After logging out of my email, I saw an ad for a video that caught my eye. The video was for This bicycle generator can bring electricity to millions of people. Now I will tell you, that bike is cool! I am always looking for a way to keep in shape (sometimes more successfully than other times). I think this idea would be good for people with a New Year’s resolution to exercise more, especially if they cancel their power company.
But this post isn’t about the video directly. After watching the video, I did a search for “bicycle generator,” which brought me to the instructibles.com website. One of the members, notoriouslev, made the bike and posted a comment to help people try to determine the v-belt length needed for this project.
I think it is obvious that he is not a mathematician, but also obvious the he paid attention in school in math class. His explanation, I think, is perfect for the lay person. It gives some basic informaiton about why it works without getting too technical to scare people, and then gives the steps someone else would need to take to replicate his idea for their project. In his short reply, he references both the circumference of a circle and the Pythagorean Theorem.
Now if a student says, “when am I ever going to learn this,” I can point them to notoriouslev and say, “you might not, but he did!”
He starts by measuring the diameter of his rim to get 26 inches, and converts it to 13 inches as the radius.
Then he says, “The equation to get the circumference of the rim is 2 x pie x radius = 2 x 3.14 x 13 = 81.64″ around.” Although it is pi, not pie, I’ll give him a pass on this step. Alternately, he could have used πd and not had to convert the diameter to a radius.
I don’t know how these belts are measured or bought, but if he is able to get an accuracy of hundredths of an inch, he may want to use a more accurate number for pi. I got 81.68 inches.
Once he has this number, he says to, “Subtract 1/4 of the circumference: 81.64 * 75% = 61.23” I think this is classic! He says to subtract, but then he multiplies instead! Mathematically, it is correct, though. If we take the circumference and subtract 1/4 of the circumference, we can rewrite that as:
C – ¼C = C(1 – ¼) = C•¾ = C•0.75 = C•75%
In his last step, he said to, “Add the diameter: 61.23 + 26 = 87.23″ Long.” At first, I had to look at the diagram to see why he added the diameter. Once I looked, I saw that he was really adding two radaii, which is the same value as the diameter. Essentially, he created a circle with a square drawn on top. The square has a vertex at the center of the circle, and the square’s side length is the same as the radius of the circle. Two of the sides of the square are tangent to the circle.
He does have an optional step 4 listed which isn’t entirely accurate. He says to:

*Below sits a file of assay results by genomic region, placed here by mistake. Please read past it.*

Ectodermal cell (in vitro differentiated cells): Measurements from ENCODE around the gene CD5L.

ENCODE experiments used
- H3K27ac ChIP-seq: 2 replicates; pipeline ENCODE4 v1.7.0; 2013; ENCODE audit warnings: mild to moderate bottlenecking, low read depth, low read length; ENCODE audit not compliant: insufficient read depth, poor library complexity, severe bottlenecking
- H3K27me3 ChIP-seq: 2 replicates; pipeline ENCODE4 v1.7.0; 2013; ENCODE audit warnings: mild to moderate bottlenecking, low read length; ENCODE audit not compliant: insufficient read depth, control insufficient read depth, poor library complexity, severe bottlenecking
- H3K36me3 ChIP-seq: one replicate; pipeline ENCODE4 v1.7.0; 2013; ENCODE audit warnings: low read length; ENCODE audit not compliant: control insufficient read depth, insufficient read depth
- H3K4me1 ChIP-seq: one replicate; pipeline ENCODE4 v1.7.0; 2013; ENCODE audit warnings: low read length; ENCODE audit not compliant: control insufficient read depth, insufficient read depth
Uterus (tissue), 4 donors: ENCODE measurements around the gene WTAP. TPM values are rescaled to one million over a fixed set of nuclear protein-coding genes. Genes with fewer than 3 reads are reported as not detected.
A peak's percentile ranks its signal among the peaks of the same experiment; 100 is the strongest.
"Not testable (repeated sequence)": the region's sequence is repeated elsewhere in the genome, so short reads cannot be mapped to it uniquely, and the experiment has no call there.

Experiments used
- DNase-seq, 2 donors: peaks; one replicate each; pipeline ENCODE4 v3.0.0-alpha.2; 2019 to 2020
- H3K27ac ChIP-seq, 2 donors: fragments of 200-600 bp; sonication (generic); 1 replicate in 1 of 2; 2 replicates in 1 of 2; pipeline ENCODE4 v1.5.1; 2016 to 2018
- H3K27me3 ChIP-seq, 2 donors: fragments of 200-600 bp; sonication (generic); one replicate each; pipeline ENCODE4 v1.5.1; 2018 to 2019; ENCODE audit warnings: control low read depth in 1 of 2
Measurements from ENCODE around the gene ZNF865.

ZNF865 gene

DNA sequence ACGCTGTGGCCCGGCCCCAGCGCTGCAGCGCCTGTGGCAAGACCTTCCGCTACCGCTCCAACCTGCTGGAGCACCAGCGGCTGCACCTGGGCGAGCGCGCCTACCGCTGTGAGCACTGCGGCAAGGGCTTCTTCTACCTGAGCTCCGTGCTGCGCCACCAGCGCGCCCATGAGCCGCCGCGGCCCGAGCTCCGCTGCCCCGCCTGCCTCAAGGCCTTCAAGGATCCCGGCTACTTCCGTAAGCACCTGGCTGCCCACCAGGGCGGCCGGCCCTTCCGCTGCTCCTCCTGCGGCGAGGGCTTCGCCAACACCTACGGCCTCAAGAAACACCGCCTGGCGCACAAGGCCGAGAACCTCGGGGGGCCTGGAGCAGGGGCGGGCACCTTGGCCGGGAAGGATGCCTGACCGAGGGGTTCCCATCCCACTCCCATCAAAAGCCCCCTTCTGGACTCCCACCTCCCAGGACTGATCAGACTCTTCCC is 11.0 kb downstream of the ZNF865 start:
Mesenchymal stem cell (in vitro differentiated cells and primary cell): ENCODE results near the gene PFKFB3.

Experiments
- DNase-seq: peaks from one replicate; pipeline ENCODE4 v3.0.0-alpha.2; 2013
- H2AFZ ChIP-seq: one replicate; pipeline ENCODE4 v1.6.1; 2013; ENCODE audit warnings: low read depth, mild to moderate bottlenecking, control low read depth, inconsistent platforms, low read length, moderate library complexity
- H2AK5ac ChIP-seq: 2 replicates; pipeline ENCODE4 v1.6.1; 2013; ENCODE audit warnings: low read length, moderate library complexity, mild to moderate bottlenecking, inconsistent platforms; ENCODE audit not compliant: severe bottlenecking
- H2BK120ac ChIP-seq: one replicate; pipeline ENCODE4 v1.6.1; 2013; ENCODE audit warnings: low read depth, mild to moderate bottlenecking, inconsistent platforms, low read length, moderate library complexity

Optional Step 4: You can add extra length to the v belt in case you don’t want the generator sitting just below the rear wheel’s exterior. For instance to place the generator 1 foot behind the rear wheel, you add 12″ for the extra distance behind the wheel, and then you use the Pythagorean theorem to get the additional v belt required to reach back to the tire: (12 x 12) + (13 x 13) …then get the square root = 17.7″. So to place the generator 1 ft behind the rear wheel of this bike, we add 29.7 inches to the 87.23″ we already had and get 116.93″
This model would assume (or imply) that there is some sort of pully at point D causing the belt to stay on the wheel rim all the way to point D before moving to the generator at point E. According to his description the side labeled d1 is 12 inches, the foot behind the read wheel. The side labeled e1 is 13 inches, the same as the radius of the wheel.
In actuallity, though, the belt will come off the wheel forming a tangent from the wheel to the generator at Point D.
For his purposes, though, using the hypotenuse might be close enough to get a belt length. In using the tangent line, the belt would leave the rim at point F, so even though the belt length from E to F is longer than the hypotenuse he calculated, the arclength from F to D is no longer traveled, so we lose some length from the circumference (less than 75% used now).
Using Geogebra, I found the measurement of the belt is 53.31 + 13 + 12 +25 = 103.31 inches.
Of note, since the segment BE is also a tangent, it will have the same length as EF (a much easier calculation than using Pythagorean). (Can you show why?)
If we bought a belt using his 116.93 inches calculation, I believe that the generator will be closer to 2 feet behind the back wheel. (About 20.19 inches behind the back wheel.)
What started as a signout video from my email turned into a neat little mathematical tangent. Thanks to notoriouslev for the comments that started this little journey.